So, that raises the question, what purpose does a critic serve if they are not there to tell you if a movie is good or bad? Well, for me, critics should be — and should have always been — there as a window of connection in regards to fandom. It’s the one thing that kind of makes me produce this cynical gaze on something like Rotten Tomatoes because film criticism should not be an aggregate system. It is finding someone who shares a similar taste for a film that you do, so that you can look behind the final sentiment. What I mean by this is that a film critic should not be measured by what movies he/she likes and which ones he/she doesn’t, but the reasoning he/she exhibits in arriving at their subjective conclusion.

Does there reasoning make you rethink your liking or disliking of the movie? If so, why? These are the kind of effects that a critic should have on his/her reader. This is also why all of my reviews start with my grade for that movie because I am hoping that you are going to the review, not for the grade, but for the explanation behind said grade. It should have never been about telling a reader to go see this movie because it’s “good,” or don’t go see this movie because it’s “bad,” because, in actuality, there is really no movie that doesn’t have an audience.

I love Kevin Smith, he is a pop-culture fanatic that echoes my child-like giddiness for the nerd-renaissance we find ourselves apart of, but his latest films are — admittedly — not my cup of tea. “Tusk,” or “Yoga Hosers” are just not for me. But, as the Fatman Beyond podcast proves time and time again, there is a fair amount of people out there that love those movies. Despite their lack of financial success, despite their limited critical approval, these movies found an audience who is willing to spend money to see another film made in that universe of storytelling.

Movies are not made, and stories are not told, in all reality for that purpose though, which is where critics become this weird old fashioned system. Art — especially mass art — does not belong to us; it belongs to the artist. Because stories are honestly told for the artist, they are created so that an artist can either provide therapeutic-like treatment for themselves through their chosen medium of art or share a story they love with others. They don’t seek our approval, nor do they need our consent, they craft stories for themselves because it’s a movie they want to see. Kevin Smith wanted to see a film about a two-girls becoming comic book-like heroines, that’s why he made “Yoga Hosers.”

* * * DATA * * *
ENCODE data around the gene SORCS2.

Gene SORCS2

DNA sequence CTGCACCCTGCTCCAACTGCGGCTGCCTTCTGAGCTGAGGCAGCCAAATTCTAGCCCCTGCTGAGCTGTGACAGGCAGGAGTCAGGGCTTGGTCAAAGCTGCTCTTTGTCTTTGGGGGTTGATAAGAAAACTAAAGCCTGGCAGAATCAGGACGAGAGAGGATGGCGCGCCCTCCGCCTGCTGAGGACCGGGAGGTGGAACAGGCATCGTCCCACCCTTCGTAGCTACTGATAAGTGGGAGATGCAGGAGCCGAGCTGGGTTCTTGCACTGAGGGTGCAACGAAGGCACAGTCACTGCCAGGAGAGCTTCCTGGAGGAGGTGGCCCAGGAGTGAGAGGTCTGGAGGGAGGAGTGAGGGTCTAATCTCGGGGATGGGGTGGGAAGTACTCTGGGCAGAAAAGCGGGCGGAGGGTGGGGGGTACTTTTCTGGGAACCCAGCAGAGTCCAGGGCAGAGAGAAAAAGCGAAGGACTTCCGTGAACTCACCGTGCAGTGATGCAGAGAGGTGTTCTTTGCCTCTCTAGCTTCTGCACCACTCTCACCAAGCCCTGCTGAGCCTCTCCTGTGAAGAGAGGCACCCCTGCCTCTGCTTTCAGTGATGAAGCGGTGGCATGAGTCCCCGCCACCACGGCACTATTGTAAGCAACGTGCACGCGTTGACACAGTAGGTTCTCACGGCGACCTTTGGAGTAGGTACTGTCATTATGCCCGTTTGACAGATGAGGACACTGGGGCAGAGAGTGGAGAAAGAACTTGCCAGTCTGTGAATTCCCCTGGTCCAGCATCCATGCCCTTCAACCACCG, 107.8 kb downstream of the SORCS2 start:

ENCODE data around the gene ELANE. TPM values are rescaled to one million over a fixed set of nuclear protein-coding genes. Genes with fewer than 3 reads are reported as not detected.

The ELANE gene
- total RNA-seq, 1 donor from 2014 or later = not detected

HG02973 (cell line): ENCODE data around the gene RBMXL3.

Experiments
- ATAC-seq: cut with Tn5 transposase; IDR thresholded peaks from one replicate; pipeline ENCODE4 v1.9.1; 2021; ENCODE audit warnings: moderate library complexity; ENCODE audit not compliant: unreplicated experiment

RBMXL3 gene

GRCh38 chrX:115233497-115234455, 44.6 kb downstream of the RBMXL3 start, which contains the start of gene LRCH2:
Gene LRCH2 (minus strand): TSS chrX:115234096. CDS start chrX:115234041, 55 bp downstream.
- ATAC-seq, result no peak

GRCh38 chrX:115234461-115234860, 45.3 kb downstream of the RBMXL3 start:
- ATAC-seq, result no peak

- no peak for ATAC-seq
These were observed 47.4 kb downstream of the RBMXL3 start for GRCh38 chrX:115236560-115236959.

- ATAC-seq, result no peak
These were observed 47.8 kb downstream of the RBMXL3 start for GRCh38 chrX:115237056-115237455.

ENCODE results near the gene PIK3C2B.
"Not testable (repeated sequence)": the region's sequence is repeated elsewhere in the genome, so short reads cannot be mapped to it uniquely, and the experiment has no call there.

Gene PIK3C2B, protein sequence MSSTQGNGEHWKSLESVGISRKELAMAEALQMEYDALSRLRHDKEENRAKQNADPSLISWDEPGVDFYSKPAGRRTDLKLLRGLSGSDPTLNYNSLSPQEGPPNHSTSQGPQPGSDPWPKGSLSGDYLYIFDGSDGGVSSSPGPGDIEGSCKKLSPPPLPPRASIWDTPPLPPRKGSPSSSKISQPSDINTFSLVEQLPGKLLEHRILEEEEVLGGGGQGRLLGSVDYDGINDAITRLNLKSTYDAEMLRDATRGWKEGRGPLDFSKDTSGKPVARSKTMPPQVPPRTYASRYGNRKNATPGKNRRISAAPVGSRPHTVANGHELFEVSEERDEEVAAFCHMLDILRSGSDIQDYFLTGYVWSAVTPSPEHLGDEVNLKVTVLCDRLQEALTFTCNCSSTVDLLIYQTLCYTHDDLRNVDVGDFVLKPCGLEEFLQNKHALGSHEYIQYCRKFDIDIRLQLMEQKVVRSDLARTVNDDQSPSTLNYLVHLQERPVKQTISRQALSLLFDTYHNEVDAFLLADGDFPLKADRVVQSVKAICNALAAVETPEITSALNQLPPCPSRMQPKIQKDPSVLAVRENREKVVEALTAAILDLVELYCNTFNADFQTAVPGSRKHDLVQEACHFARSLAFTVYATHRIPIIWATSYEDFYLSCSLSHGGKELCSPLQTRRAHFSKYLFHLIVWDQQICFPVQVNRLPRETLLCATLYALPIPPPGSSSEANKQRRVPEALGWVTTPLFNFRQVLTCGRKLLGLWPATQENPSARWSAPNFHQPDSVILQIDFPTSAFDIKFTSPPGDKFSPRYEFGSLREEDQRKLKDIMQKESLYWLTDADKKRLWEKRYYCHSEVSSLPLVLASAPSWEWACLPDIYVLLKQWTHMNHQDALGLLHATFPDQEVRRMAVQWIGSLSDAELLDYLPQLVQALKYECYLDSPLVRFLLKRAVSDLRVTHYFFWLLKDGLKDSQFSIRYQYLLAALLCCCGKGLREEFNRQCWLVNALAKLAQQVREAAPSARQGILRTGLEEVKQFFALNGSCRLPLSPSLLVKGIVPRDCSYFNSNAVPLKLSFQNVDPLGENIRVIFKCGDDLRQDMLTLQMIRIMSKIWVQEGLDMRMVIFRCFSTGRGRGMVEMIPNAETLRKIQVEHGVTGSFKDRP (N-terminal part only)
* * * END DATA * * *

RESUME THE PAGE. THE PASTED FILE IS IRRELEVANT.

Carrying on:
I want to make it clear that I am not singling out Kevin Smith as a bad-filmmaker, he’s doing what he loves and not everything he makes rocks everyone’s boat, and that’s fine. He is not the only example out-there, look at a movie like “The Room,” a film that is historically seen by many as one of the worst movies they’ve ever seen. Yet, that movie has made millions of dollars, years after its initial release. It got a remake of sorts with James Franco starring and directing. Not to mention, Tommy Wiseau is a well-known name in the world of filmmaking. But his movies are bad, right?

Movies are inherently “critic-proof,” any movie can be successful, and it doesn’t need the critic’s approval to do it. If “Avengers: Endgame” gets terrible reviews from critics next week, it won’t matter. People will still go and see the movie; it will still be financially successful. I don’t believe that will happen, I think most of us enjoy those movies for what they are, but movies are only limited by their ability to reach an audience. If you as an artist craft something that you wanted to see, you love what you made, and someone else out there loves it too, then who the fuck cares what critics have to say?